Over on Spacing Ottawa they reprised the traffic video of Bronson at rush hour. Well worth watching the one minute video: http://spacingottawa.ca/2010/11/08/great-divide-the-reprise/
Trying to make a Better Bronson is not just the nefarious scheme of the radical wooly leftist elitist glebe-wanna-be’s, as some MSM might want you to believe. Look at the picture below.
Recall that Bronson is supposed to be a typical mainstreet. You know, mix of houses, apartments, small businesses, useful to the community. Part of the house shown above was converted to doctor’s offices a few years ago. This city apparently didn’t notice. Oops, now they do. And there is lotsa grief about this, because the city doesn’t want a doctor’s office on Bronson because it will attract too much traffic and slow down the through traffic that is going somewhere else!
Now we may think a medical office is just what the doctor ordered … a local service, being helpful to neighbors, the sort of vital activity centre a main street should have. Alas, this sentiment is not shared by our bureaucrats. The Dalhousie Community Assoc. has written to the city to express support for this medical use. But don’t lose sight of the underlying argument from the City that Bronson avenue is to service commuters and people in other neighborhoods but NOT the locals who actually live here, walk here, drive here. Sad, isn’t it?
Here’s another bit of history:
The above house used to be a pair of semi’s. On the left half, a war vet returning from the First World War moved into that house along with his war-bride wife from England. They were joined by the man’s mother. And subsequently they added seven girls and one boy to their household. And his dog. This is my grandfather’s house. My dad grew up here, until he joined the army in the Second World War.
At the time, there was a front yard. With a large tree overhanging the street and providing shade to the horses that drew the ice wagons and produce wagons and coal wagons (there was an ice house in the next lot, long gone now). Then in the 1950’s the city widened the road once, then widened it again. Gone were the trees, the front garden, my grandmother’s English roses, and the burial spot of a certain pet dog that lost a fight with a car in front of the house. My grand parents moved away. And that is the whole story of this street and neighborhood since the 1950’s when the City decided to sacrifice existing neighborhoods to the commuting needs of the growing suburbs.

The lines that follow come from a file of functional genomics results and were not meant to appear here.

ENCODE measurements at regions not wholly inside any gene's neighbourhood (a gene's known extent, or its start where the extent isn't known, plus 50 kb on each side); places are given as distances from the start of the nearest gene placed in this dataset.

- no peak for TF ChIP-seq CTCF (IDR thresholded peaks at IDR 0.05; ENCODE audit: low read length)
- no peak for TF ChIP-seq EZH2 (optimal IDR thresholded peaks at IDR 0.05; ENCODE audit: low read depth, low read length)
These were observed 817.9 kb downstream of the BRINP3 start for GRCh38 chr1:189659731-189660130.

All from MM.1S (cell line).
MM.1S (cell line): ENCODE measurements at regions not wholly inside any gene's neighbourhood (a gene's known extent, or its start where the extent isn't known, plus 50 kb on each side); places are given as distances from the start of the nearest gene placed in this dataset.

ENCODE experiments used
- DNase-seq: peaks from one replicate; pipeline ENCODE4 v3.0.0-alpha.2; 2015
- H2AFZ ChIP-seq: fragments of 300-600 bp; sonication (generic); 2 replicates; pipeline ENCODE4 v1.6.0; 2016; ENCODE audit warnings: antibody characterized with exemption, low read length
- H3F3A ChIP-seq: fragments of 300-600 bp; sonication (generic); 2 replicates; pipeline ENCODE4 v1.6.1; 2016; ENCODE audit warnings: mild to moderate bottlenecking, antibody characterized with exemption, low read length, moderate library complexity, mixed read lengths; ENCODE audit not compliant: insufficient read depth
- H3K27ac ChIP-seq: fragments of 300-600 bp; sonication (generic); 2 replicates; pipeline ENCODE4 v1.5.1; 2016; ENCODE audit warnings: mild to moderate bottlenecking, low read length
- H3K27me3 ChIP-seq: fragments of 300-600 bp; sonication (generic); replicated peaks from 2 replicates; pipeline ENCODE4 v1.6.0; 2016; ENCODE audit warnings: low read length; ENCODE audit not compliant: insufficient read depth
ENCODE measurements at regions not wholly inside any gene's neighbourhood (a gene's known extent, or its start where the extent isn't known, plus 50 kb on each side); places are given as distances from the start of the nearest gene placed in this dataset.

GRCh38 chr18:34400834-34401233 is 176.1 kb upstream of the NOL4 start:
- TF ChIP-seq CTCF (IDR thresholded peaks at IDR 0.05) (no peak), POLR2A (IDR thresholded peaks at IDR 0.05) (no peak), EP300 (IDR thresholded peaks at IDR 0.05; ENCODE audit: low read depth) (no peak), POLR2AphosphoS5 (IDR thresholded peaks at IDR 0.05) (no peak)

Some city officials still live in that 1950’s mindset.
Look carefully at the house, now converted into two business premises. The left unit appears unused. The right unit changes hands frequently. Businesses just don’t last on this street. Too ugly, cars go too fast, not enough pedestrian traffic. Blighted.
Be sure to tune in to CBC All in a Day radio between 4 and 5pm Wedn. for their coverage of the Bronson issue; go to www.RescueBronson.ca to sign the petition; and come to the public meeting Wedn. evening at 7pm at McNabb Centre on Percy to tell your councillor what you want on Bronson.
6 thoughts on “Bronson vid”
Thanks for that Eric. It helps to see what the street used to be, to tell us what it could be again. Coincidentally, my wife lived across the street from 380 Bronson for years when we were dating, and what to do about Bronson was a common topic amongst my wife, her roommate and I.
“Recall that Bronson is supposed to be a typical mainstreet. You know, mix of houses, apartments, small businesses, useful to the community.”
That sounds suspiciously radical wooly leftist elitist glebe-wanna-be.
(Tongue firmly in cheek, because someone out there is not going to get the joke.)
CBC is great, but I think you (and other RescueBrosnonites) should go on AM talk radio as well. The opposition to this initiative, as with the pedestrian bridge over the canal, is not going to come from CBC listeners. In an amalgamated Ottawa, its the citizens outside the core who make the decisions.
We discussed this matter briefly at our community association’s meeting last night. Our portion of Merivale Road (between Carling and Caldwell) is also designated in the Official Plan as a traditional mainstreet. What you are trying to do on Bronson is a good model for what we would like to do on Merivale.
I have spent some time out along that stretch, and when talking about the Bronson proposal a while back, used that stretch of Merivale as another example to bring the point home to someone from that part of town.
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